Home > economics, money > China’s problem of plenty

China’s problem of plenty

Someone posted an interesting comment on Simon Rabinovitch’s article about Chinese banks in the FT today, which describes a thorny problem facing mainland lenders: too much cash.

Rabinovitch sums up by saying:

There are some glimmers of hope that money in China is beginning to flow away from banks. Non-bank sources of credit, including bonds, exceeded bank loans in the second half of 2012, an important step towards a diversified financial system.

And attracts this neat retort:

Rabinovitch totally misses the point here. In a country where there is too much ‘private’ debt, and you’re coming off of three years of the world’s largest expansion of debt ever, the last thing you want is for the controls on new debt issuance to ‘flow’ away from banks. That prevents the government from full control over the expansion of credit, and allows for bad ‘WMPs’ to flourish (insuring that more malinvestment occurs and that creative destruction is not allowed to start). As noted by the head of the Bank of China, nothing more than “Ponzi schemes.”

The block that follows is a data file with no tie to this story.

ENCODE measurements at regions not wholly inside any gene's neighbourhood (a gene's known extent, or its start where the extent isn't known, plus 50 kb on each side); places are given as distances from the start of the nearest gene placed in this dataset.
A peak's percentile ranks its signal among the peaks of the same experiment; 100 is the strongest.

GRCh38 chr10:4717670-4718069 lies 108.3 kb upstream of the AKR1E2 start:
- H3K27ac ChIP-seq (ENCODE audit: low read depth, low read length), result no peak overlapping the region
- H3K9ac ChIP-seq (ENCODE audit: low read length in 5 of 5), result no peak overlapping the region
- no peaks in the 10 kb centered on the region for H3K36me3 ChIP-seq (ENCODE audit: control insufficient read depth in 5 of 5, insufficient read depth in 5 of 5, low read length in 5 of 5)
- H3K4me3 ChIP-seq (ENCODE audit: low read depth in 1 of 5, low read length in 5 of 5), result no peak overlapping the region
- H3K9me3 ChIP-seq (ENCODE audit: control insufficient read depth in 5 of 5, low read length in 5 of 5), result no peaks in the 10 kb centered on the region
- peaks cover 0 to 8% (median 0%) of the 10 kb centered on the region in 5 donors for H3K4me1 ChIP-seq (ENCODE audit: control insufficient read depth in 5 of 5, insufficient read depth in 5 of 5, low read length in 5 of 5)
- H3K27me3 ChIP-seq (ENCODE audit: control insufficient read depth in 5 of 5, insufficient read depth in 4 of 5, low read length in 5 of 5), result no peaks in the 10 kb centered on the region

Banks aren’t lending because there’s too many NPLs and they cannot expand their balance sheets anymore. So, the PRC government is letting ‘non-bank’ lenders continue to fuel the expansion of debt. While it may be necessary to some small extent (the country is running pretty much on empty as far as real growth), the reality is that 1/3rd of the total savings in China is now invested in these ‘non-bank’ debt instruments (or, nearly 1/2 of annual GDP). That’s not good at all, and not a source of “hope”…

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Categories: economics, money
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